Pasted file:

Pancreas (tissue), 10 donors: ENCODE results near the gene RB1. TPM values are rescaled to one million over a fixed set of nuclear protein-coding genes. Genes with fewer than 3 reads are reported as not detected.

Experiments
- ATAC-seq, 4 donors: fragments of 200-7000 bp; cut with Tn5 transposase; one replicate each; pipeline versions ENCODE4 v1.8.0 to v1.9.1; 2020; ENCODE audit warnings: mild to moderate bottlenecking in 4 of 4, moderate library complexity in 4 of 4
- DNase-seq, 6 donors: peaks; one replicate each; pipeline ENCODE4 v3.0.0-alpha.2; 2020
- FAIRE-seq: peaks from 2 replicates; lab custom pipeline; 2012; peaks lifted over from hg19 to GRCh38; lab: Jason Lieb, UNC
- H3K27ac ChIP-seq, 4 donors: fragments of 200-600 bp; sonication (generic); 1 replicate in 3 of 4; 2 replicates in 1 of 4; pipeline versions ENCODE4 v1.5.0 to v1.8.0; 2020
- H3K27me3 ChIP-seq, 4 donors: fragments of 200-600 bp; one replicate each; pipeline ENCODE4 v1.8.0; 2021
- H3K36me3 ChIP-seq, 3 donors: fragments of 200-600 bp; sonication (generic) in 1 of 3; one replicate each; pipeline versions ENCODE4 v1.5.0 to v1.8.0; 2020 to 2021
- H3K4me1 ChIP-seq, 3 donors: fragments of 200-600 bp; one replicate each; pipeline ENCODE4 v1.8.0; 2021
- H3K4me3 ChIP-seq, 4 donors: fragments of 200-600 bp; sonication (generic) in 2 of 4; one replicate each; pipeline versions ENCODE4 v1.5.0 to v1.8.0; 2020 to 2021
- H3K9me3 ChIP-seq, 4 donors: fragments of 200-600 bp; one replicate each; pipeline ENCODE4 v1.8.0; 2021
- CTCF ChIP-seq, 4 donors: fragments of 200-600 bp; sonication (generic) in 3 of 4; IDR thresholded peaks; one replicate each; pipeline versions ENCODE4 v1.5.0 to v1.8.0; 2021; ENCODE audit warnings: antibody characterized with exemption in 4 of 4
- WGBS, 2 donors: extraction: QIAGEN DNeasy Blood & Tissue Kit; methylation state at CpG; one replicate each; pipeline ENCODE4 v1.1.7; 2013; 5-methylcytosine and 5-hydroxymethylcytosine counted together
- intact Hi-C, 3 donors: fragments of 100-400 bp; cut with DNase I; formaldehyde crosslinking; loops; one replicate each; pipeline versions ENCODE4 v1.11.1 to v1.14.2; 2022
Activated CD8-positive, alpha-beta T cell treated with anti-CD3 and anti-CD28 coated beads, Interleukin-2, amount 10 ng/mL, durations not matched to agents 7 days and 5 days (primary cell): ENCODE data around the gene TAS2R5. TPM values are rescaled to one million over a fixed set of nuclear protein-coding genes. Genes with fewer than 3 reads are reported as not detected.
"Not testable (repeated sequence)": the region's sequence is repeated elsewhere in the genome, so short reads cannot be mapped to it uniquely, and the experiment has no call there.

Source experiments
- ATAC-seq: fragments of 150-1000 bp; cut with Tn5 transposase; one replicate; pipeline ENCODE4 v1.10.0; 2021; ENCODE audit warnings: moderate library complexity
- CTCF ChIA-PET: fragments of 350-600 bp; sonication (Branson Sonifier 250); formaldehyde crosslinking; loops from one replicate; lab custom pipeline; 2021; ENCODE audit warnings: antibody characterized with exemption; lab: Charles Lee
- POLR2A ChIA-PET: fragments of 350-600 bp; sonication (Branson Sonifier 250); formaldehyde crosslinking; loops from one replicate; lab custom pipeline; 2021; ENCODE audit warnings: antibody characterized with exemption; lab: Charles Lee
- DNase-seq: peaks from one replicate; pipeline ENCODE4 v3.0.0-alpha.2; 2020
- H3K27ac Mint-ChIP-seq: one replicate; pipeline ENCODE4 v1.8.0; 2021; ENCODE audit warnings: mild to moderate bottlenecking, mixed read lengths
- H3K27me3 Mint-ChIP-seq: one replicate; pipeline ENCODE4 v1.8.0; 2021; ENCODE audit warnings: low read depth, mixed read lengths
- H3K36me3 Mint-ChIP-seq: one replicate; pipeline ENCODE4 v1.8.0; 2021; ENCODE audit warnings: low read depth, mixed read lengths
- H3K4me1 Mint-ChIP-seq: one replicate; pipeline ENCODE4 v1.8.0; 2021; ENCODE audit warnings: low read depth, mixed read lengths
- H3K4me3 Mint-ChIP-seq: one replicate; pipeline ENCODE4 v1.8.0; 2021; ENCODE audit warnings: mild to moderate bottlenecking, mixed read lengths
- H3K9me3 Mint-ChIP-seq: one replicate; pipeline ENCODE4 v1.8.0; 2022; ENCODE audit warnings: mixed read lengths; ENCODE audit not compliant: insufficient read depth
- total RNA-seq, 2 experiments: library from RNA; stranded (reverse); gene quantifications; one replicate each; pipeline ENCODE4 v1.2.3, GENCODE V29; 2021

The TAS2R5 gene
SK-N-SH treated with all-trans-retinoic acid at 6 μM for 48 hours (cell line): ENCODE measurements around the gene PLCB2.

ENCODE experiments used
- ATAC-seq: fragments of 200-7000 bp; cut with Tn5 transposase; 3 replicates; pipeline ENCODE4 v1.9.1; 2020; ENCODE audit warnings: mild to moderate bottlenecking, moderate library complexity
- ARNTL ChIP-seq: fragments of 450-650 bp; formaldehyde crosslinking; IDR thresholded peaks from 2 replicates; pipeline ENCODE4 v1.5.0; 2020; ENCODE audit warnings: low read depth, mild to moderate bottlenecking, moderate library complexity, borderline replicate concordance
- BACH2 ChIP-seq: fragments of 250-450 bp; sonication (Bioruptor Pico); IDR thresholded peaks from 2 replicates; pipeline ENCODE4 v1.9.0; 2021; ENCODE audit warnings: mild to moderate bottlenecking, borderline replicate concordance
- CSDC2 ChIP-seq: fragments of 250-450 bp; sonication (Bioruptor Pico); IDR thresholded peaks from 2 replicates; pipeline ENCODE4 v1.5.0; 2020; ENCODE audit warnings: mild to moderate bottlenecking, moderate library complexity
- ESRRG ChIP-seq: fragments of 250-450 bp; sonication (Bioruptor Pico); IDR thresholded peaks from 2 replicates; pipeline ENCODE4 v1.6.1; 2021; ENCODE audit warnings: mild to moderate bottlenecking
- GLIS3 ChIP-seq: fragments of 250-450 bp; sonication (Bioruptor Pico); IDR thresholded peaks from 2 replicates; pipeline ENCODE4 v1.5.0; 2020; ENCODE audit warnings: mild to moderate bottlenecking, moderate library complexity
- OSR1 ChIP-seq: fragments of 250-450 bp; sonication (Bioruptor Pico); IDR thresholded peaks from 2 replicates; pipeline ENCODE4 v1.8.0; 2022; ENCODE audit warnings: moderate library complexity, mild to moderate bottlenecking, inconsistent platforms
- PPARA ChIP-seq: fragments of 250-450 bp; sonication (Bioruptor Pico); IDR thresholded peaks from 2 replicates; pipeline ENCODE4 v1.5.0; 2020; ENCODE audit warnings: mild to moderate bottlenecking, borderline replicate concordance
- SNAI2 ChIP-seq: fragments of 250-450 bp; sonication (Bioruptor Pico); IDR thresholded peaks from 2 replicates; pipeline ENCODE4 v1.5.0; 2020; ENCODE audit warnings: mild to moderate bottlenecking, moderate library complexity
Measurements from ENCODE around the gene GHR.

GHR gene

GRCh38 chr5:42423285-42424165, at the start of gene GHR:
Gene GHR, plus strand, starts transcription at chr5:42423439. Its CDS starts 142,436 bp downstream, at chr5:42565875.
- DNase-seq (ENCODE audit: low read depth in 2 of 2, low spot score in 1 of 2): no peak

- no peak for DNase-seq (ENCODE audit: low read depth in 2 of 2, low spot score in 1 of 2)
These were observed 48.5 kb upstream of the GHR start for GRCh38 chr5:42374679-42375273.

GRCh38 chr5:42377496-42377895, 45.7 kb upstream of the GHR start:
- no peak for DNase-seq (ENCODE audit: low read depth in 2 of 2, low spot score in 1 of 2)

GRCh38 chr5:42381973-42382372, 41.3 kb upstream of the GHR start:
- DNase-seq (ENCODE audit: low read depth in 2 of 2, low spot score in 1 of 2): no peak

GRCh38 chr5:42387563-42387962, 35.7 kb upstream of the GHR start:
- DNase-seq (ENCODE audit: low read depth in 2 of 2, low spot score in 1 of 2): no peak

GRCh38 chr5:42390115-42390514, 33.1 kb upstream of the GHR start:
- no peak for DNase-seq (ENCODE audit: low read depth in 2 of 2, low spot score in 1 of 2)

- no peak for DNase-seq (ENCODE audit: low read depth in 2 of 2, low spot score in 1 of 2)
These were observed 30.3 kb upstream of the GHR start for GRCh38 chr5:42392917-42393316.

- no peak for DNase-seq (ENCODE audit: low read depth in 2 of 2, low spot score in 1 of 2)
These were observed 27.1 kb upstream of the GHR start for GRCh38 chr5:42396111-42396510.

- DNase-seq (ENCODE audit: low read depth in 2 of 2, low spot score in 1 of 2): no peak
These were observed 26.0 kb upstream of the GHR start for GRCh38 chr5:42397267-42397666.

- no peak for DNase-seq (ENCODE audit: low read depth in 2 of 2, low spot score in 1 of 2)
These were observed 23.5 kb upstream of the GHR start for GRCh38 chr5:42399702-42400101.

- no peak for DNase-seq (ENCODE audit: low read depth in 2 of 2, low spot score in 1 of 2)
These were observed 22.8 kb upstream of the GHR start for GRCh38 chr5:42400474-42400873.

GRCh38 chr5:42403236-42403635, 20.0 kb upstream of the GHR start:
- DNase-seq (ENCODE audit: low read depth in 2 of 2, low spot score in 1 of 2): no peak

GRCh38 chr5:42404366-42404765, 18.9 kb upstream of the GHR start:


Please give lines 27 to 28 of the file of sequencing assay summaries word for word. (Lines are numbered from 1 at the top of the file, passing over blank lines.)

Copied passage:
- H3K9me3 Mint-ChIP-seq: one replicate; pipeline ENCODE4 v1.8.0; 2022; ENCODE audit warnings: mixed read lengths; ENCODE audit not compliant: insufficient read depth
- total RNA-seq, 2 experiments: library from RNA; stranded (reverse); gene quantifications; one replicate each; pipeline ENCODE4 v1.2.3, GENCODE V29; 2021